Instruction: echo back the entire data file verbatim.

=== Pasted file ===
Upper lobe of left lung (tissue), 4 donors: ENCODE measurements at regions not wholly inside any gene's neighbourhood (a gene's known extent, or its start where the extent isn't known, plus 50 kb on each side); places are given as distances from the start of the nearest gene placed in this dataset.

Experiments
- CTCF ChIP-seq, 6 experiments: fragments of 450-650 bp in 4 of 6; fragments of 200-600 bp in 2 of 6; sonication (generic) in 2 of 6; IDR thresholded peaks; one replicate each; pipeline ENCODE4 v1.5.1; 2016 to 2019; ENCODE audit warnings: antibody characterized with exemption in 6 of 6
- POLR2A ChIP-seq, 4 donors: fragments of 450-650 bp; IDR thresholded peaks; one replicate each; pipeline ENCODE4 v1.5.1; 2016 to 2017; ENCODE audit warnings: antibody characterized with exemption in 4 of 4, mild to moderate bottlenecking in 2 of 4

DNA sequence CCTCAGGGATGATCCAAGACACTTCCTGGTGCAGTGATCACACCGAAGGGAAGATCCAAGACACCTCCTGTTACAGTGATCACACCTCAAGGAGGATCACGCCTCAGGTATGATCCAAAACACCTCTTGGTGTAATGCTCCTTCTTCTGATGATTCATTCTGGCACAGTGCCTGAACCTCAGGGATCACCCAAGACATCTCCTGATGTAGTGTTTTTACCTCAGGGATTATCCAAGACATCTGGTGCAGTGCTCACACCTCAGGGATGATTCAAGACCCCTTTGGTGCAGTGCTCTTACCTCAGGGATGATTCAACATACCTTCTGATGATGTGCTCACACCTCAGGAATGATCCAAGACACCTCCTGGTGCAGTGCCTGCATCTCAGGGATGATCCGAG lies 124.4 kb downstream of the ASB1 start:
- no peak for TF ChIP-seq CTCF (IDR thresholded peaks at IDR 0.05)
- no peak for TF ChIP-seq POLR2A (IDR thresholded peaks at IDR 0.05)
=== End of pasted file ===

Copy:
Upper lobe of left lung (tissue), 4 donors: ENCODE measurements at regions not wholly inside any gene's neighbourhood (a gene's known extent, or its start where the extent isn't known, plus 50 kb on each side); places are given as distances from the start of the nearest gene placed in this dataset.

Experiments
- CTCF ChIP-seq, 6 experiments: fragments of 450-650 bp in 4 of 6; fragments of 200-600 bp in 2 of 6; sonication (generic) in 2 of 6; IDR thresholded peaks; one replicate each; pipeline ENCODE4 v1.5.1; 2016 to 2019; ENCODE audit warnings: antibody characterized with exemption in 6 of 6
- POLR2A ChIP-seq, 4 donors: fragments of 450-650 bp; IDR thresholded peaks; one replicate each; pipeline ENCODE4 v1.5.1; 2016 to 2017; ENCODE audit warnings: antibody characterized with exemption in 4 of 4, mild to moderate bottlenecking in 2 of 4

DNA sequence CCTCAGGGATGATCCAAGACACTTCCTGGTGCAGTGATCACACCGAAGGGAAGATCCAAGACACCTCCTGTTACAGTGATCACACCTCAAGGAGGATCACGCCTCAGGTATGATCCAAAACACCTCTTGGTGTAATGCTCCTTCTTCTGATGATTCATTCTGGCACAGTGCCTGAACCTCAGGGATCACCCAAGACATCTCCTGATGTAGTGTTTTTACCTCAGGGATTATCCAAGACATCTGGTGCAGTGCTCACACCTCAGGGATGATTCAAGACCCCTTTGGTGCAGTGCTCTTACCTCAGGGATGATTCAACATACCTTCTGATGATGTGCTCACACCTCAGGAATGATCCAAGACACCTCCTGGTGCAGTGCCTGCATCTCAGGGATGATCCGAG lies 124.4 kb downstream of the ASB1 start:
- no peak for TF ChIP-seq CTCF (IDR thresholded peaks at IDR 0.05)
- no peak for TF ChIP-seq POLR2A (IDR thresholded peaks at IDR 0.05)